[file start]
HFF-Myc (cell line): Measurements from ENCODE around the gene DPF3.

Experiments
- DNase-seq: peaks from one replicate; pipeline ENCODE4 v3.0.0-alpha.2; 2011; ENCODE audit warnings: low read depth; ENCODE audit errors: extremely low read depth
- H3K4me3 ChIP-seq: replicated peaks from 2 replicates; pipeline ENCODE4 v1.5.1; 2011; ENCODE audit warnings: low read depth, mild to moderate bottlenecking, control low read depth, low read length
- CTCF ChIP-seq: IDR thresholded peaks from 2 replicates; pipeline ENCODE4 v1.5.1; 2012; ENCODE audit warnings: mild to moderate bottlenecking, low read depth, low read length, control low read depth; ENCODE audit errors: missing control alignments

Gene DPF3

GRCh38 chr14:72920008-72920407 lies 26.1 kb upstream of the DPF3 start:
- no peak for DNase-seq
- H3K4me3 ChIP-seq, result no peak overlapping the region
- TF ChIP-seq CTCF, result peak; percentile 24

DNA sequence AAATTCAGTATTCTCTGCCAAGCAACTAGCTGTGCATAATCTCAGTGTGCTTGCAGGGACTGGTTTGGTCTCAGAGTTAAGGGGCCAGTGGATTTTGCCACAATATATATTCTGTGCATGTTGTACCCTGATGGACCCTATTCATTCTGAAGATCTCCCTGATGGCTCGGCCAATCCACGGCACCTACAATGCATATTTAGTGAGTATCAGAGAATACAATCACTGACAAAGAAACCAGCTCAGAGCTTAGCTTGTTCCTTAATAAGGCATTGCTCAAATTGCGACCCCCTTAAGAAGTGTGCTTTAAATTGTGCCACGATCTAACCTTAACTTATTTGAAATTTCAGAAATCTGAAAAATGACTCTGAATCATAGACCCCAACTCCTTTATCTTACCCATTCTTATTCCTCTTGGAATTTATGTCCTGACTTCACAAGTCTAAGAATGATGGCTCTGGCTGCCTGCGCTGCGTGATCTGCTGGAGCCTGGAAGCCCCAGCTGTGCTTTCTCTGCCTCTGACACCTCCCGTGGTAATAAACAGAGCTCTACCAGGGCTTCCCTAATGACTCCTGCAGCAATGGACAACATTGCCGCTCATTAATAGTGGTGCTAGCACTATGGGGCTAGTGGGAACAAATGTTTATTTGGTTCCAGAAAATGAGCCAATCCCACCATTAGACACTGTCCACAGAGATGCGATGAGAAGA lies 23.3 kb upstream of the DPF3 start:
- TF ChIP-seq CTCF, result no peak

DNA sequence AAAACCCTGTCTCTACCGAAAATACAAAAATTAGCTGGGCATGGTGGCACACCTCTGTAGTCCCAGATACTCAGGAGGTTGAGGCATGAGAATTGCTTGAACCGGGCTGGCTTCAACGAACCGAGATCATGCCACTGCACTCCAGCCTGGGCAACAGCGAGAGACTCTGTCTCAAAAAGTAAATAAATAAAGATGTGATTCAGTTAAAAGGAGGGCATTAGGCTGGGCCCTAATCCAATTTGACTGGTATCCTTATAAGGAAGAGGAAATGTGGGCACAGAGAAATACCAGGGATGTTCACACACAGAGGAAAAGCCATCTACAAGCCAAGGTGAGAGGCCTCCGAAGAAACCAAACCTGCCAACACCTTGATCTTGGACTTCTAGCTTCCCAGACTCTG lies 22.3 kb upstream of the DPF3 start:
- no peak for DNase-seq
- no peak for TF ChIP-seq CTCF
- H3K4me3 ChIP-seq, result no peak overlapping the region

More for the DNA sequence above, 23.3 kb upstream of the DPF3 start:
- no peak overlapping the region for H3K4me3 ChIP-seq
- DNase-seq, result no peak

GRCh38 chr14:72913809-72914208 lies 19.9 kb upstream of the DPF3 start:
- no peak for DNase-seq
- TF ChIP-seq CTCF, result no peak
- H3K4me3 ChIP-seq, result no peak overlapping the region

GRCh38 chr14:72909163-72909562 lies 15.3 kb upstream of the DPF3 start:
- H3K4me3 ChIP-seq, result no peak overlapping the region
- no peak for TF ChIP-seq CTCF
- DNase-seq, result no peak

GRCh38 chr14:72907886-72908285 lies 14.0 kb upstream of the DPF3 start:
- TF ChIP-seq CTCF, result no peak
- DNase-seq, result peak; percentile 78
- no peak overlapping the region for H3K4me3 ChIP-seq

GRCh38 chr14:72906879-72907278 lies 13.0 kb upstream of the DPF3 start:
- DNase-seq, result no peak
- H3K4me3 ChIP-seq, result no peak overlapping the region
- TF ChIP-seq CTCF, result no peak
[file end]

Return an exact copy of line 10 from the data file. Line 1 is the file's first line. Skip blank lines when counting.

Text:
- TF ChIP-seq CTCF, result peak; percentile 24